J Liver Cancer Search

CLOSE


J Liver Cancer > Volume 19(1); 2019 > Article
Jang, Jeon, Kim, Kim, Ryu, Cho, Hong, and Kim: A Case of Spontaneous Rupture of Hepatocellular Carcinoma Supplied by the Right Renal Capsular Artery Treated by Transcatheter Arterial Embolization

Abstract

We present a case of spontaneous rupture of hepatocellular carcinoma with poor liver function managed by transcatheter arterial embolization (TAE). The patient’s bilirubin level was 2.1 mg/dL, albumin level was 2.4 g/dL, and prothrombin time international normalized ratio was 2.1. In addition, the patient had also developed a large number of ascites. The tumor was supplied by the right renal capsular artery, as observed on angiography. With successful TAE, no hepatic failure occurred. We believe TAE can be a safe and effective treatment option, even in patients with poor liver function, if tumors are supplied only by extrahepatic collateral vessels.

INTRODUCTION

Transcatheter arterial embolization (TAE) is considered a useful treatment in patients with spontaneously ruptured hepatocellular carcinoma (HCC) [1,2]. However, we must consider the patient’s liver function before we embolize the hepatic artery. We report a case of spontaneously ruptured HCC with poor liver function that was successfully managed by TAE via the right renal capsular artery.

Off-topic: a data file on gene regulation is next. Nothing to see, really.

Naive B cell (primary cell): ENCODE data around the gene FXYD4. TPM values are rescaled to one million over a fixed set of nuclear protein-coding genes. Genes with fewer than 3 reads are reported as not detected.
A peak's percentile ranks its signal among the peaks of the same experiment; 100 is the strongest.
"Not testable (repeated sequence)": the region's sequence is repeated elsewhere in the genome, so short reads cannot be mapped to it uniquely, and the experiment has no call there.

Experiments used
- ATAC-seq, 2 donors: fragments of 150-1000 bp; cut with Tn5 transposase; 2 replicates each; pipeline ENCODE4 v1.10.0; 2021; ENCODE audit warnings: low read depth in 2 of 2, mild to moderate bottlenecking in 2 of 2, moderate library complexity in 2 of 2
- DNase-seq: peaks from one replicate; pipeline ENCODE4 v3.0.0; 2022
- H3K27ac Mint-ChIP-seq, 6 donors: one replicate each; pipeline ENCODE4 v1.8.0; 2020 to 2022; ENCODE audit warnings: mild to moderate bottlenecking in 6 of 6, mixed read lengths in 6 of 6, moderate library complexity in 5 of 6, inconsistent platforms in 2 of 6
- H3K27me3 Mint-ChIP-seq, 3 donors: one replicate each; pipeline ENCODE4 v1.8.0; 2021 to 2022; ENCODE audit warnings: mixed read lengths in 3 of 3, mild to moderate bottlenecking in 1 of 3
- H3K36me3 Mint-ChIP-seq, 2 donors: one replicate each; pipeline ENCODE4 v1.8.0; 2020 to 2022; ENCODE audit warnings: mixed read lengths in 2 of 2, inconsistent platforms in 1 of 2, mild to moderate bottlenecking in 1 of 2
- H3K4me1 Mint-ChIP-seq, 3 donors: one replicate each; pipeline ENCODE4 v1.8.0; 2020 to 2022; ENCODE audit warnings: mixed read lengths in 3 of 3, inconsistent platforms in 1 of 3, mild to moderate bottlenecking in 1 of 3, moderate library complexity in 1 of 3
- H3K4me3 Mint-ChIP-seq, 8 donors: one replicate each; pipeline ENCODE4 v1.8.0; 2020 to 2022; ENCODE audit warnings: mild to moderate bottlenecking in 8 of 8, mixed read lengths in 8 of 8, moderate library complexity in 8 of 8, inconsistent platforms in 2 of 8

CASE REPORT

1. Clinical findings

A 53-year-old man with hepatitis B virus infection and alcoholic liver cirrhosis visited the emergency room (ER) in our hospital. He was diagnosed with HCC 3 years ago and received transarterial chemoembolization (TACE) five times, at another hospital. However, he decided to obtain supportive care because his liver function was class C according to Child-Pugh’s classification. Around that time, he visited our ER for regular paracentesis. On that day, he experienced abdominal distension and dyspnea; bloody ascites were diagnosed by paracentesis. His blood pressure was 80/40 mmHg. Laboratory values on the same day showed a hemoglobin level of 7.3 g/dL, platelet count of 89×103/μL, serum bilirubin level of 2.1 mg/dL, albumin level of 2.4 g/dL, prothrombin time international normalized ratio of 2.1, aspartate aminotransferase level of 43 IU/L, and alanine aminotransferase level of 25 IU/L. At that time, there was no evidence of hepatic encephalopathy. Therefore, his Child-Pugh score was class C at 11 points.

2. Imaging findings

Abdomen computed tomography showed an infiltrating hypodense mass at the posterior inferior segment (segment 6) of the right hepatic lobe with tumor thrombosis in the right posterior branch and a large number of ascites (Fig. 1A). In addition, extravasation of contrast media from this mass and hemoperitoneum were observed in the arterial phase (Fig. 1B).